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EnglishEdit

EtymologyEdit

initial +‎ -er

NounEdit

initialer (plural initialers)

  1. The artist who decorates the initial letters in an illuminated manuscript.
    • 1946, St. Meinrad Historical Essays - Volume 8, page 24:
      Often the ornamentor was an apprentice to the real artist of the scriptorium, the initialer.
    • 1984, Carl R. Trahman, ‎David F. Bright, ‎Edwin S. Ramage, Classical Texts and Their Traditions: Studies in Honor of C.R. Trahman:
      There are also several places where the copyist wrote in the letter but the initialer failed to complete his task (e.g., 18v20, 19r6).
    • 2015, Leslie Howsam, The Cambridge Companion to the History of the Book, →ISBN, page 81:
      The printing press process borrowed the manuscript's assembly-line sequence of people and tasks, replacing rulers and scribes and initialers with typecasters who cut type, printers who designed the page and the book, compositors who set the type in place, cutters who made woodblock prints for illustrations and initials, and pressman who worked the press itself.
  2. The initial episode of a television show or series of films.
    • 1939 -, Motion Picture Review Digest - Volumes 4-5, page 80:
      This maintains the standard of excellence set by the initialer and emerges as a well-knit chapter in the adventures of Leslie Charteris' popular modern Robin Hood, Simon Templar — otherwise known as "The Saint."
    • 1991, Randall Riese, The unabridged James Dean: his life and legacy from A to Z, →ISBN, page 455:
      Under Nicholas Ray's sock direction, the Marlon Brando mannerisms displayed in the initialer are gone and the role here carries much greater audience sympathy and response as a result.
    • 1993, J. Spencer Beck, The Variety history of show business, →ISBN, page 131:
      Everything worked okay in the initialer except the one-dimensional and much too obvious prejudice of the personnel manager where Miss Carroll will work.
    • 1995 -, Gary A. Yoggy, Riding the video range: the rise and fall of the western on television:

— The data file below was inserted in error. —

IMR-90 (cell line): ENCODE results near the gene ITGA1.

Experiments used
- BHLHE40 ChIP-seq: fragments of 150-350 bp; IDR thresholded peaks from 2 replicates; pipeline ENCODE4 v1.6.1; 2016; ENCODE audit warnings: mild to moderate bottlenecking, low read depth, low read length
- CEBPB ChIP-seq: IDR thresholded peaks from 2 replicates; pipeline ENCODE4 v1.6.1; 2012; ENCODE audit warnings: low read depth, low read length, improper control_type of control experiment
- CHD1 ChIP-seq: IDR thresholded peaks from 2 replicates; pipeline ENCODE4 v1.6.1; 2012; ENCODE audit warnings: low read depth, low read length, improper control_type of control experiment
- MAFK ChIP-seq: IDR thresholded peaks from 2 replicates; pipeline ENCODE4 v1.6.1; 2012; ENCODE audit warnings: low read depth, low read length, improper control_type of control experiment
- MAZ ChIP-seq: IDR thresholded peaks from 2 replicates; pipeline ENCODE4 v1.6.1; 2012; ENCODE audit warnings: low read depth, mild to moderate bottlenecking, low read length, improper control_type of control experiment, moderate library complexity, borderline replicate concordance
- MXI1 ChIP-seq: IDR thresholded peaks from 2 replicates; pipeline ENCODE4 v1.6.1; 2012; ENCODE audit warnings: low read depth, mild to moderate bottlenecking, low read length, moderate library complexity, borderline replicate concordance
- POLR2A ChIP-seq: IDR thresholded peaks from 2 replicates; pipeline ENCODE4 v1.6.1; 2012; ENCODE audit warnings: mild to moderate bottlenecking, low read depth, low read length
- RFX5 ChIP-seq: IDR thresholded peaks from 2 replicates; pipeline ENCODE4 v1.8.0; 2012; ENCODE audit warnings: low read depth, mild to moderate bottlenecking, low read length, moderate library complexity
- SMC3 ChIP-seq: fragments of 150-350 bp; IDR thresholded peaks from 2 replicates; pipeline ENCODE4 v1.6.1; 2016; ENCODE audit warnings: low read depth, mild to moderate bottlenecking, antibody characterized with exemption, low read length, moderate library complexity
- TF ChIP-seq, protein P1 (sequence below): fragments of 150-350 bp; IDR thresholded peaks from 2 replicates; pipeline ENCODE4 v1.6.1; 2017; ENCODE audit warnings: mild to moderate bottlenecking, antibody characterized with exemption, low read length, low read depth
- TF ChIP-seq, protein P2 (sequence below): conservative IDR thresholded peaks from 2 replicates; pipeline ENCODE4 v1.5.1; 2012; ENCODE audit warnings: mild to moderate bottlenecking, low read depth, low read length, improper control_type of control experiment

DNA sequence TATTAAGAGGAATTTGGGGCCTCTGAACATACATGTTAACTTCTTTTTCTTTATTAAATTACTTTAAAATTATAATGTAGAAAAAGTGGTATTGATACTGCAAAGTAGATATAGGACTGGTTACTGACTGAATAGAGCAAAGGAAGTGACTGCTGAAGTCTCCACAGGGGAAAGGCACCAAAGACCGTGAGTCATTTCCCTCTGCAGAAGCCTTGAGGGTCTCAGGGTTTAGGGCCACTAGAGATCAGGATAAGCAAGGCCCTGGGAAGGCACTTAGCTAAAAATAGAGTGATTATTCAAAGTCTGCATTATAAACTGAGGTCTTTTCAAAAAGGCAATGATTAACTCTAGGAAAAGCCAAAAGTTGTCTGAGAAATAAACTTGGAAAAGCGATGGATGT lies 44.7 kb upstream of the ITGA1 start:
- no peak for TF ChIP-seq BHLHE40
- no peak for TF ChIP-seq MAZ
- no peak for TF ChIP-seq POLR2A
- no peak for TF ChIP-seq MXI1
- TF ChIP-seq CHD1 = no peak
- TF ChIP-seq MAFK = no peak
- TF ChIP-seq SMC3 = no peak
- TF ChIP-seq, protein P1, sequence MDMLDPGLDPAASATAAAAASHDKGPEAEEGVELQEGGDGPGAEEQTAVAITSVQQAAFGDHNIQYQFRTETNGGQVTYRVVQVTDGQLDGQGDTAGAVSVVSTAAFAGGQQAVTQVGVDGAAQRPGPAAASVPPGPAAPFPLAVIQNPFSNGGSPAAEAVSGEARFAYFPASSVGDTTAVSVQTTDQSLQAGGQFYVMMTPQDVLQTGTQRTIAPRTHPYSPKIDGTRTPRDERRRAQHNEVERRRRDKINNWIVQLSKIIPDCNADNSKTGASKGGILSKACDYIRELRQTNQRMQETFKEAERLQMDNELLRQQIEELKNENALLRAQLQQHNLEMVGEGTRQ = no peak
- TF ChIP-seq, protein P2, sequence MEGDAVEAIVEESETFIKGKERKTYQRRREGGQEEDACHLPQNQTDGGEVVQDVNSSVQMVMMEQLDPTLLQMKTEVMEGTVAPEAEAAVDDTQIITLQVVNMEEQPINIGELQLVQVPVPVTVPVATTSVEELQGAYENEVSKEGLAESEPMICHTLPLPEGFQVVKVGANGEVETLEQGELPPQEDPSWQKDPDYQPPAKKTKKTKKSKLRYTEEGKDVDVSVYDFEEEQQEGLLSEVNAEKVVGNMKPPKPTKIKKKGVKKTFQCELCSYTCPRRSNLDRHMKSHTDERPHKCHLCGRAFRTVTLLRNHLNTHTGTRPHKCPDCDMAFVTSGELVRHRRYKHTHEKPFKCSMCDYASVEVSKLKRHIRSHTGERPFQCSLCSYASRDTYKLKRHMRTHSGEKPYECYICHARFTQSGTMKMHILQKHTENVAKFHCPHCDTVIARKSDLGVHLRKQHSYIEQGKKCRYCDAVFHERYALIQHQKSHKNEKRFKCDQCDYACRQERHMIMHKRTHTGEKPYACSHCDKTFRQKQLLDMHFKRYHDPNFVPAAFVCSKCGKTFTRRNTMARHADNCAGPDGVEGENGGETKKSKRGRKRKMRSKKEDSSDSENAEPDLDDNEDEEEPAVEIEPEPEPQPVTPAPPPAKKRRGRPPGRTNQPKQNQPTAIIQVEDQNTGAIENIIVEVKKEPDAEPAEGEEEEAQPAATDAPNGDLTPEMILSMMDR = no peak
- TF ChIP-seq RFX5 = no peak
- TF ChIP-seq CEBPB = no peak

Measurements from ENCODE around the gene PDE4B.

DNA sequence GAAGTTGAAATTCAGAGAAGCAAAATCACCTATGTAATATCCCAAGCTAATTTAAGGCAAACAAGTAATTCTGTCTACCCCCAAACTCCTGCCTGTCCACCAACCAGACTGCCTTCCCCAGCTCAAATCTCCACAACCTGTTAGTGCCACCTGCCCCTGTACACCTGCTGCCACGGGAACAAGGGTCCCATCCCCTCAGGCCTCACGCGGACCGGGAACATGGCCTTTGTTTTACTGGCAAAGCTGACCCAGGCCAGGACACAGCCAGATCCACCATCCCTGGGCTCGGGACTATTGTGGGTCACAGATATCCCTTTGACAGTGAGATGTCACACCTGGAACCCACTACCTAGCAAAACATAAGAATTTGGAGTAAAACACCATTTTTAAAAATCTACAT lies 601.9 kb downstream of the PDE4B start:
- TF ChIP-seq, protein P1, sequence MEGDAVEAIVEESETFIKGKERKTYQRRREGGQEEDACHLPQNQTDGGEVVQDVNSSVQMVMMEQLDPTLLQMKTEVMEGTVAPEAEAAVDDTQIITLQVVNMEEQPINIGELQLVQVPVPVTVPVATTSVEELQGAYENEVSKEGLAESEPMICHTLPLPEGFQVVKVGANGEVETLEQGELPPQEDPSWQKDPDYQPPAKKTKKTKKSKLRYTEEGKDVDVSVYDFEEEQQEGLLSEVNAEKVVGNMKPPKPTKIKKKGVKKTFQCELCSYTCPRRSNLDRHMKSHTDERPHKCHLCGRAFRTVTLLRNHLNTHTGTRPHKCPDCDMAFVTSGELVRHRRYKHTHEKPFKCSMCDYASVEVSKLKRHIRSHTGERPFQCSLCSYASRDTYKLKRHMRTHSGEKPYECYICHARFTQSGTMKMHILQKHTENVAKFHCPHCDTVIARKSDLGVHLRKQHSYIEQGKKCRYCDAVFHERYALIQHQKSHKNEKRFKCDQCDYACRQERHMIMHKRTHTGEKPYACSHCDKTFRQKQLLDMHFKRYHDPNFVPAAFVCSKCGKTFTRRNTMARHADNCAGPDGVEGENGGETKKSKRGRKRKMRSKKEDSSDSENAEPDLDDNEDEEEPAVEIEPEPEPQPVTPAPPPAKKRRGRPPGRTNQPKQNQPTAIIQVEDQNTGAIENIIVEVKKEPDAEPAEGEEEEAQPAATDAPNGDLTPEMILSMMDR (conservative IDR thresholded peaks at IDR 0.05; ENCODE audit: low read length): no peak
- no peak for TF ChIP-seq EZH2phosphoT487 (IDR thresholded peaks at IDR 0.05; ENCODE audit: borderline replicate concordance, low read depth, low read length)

. . . . despite a trite story, the initialer had to its credit a breezy pacing from director John English and excellent camera work.
    • 2013, Lynn Spigel, ‎Michael Curtin, The Revolution Wasn't Televised: Sixties Television and Social Conflict, →ISBN:
      At least in the initialer last week, the quiet cousin was completely irrelevant.
  3. One who initials a document.
    • 1947, United States. Office of Chief of Counsel for the Prosecution of Axis Criminality, ‎United States. Dept. of State, ‎United States. War Dept, Nazi conspiracy and aggression: Supplement A-B., page 772:
      Initials affixed in this manner do not, therefore, by themselves bring the initialer into any connection with the order for criminal purposes.
    • 1981, United States. Federal Mine Safety and Health Review Commission, Decisions - Federal Mine Safety and Health Review Commission:
      It appeared, however, that the citation contained the names of the initialers only insofar as they were so-called company personnel and that union employees who had also initialed in the area, while mentioned in the inspector's notes, were not mentioned in the citation.
    • 2001, Philip H. Melanson, Secrecy Wars: National Security, Privacy, and the Public's Right to Know, →ISBN:
      At the bottom were six blackouts "to protect the initials of FBI employees who saw the letter." I wondered why the letter was so internally popular at the Bureau and what the initialers were being "protected" from.

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NounEdit

initialer m

  1. indefinite plural of initial